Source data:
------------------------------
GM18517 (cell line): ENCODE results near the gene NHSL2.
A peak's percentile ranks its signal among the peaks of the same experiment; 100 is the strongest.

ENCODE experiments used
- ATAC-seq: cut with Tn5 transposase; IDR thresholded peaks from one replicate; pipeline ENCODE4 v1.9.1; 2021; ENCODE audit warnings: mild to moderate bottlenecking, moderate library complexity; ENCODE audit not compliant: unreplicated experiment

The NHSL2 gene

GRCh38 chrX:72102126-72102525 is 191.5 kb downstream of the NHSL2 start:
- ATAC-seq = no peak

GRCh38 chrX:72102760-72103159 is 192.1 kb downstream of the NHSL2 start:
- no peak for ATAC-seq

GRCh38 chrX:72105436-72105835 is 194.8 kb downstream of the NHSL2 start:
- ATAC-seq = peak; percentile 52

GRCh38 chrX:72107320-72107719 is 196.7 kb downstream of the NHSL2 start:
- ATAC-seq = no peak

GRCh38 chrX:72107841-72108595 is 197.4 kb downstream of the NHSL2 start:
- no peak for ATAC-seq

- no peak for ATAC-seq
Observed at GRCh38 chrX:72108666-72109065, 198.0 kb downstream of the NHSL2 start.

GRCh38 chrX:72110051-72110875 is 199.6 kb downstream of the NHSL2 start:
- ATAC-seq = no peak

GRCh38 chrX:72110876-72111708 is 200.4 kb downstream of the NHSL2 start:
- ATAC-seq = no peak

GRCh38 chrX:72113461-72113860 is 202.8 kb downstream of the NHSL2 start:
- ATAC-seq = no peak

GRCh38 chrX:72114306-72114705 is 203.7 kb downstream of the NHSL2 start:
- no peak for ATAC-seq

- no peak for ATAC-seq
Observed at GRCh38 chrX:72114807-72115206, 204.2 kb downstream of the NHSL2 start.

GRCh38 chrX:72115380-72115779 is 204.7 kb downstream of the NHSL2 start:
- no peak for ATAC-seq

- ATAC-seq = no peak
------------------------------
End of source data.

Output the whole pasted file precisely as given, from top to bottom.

GM18517 (cell line): ENCODE results near the gene NHSL2.
A peak's percentile ranks its signal among the peaks of the same experiment; 100 is the strongest.

ENCODE experiments used
- ATAC-seq: cut with Tn5 transposase; IDR thresholded peaks from one replicate; pipeline ENCODE4 v1.9.1; 2021; ENCODE audit warnings: mild to moderate bottlenecking, moderate library complexity; ENCODE audit not compliant: unreplicated experiment

The NHSL2 gene

GRCh38 chrX:72102126-72102525 is 191.5 kb downstream of the NHSL2 start:
- ATAC-seq = no peak

GRCh38 chrX:72102760-72103159 is 192.1 kb downstream of the NHSL2 start:
- no peak for ATAC-seq

GRCh38 chrX:72105436-72105835 is 194.8 kb downstream of the NHSL2 start:
- ATAC-seq = peak; percentile 52

GRCh38 chrX:72107320-72107719 is 196.7 kb downstream of the NHSL2 start:
- ATAC-seq = no peak

GRCh38 chrX:72107841-72108595 is 197.4 kb downstream of the NHSL2 start:
- no peak for ATAC-seq

- no peak for ATAC-seq
Observed at GRCh38 chrX:72108666-72109065, 198.0 kb downstream of the NHSL2 start.

GRCh38 chrX:72110051-72110875 is 199.6 kb downstream of the NHSL2 start:
- ATAC-seq = no peak

GRCh38 chrX:72110876-72111708 is 200.4 kb downstream of the NHSL2 start:
- ATAC-seq = no peak

GRCh38 chrX:72113461-72113860 is 202.8 kb downstream of the NHSL2 start:
- ATAC-seq = no peak

GRCh38 chrX:72114306-72114705 is 203.7 kb downstream of the NHSL2 start:
- no peak for ATAC-seq

- no peak for ATAC-seq
Observed at GRCh38 chrX:72114807-72115206, 204.2 kb downstream of the NHSL2 start.

GRCh38 chrX:72115380-72115779 is 204.7 kb downstream of the NHSL2 start:
- no peak for ATAC-seq

- ATAC-seq = no peak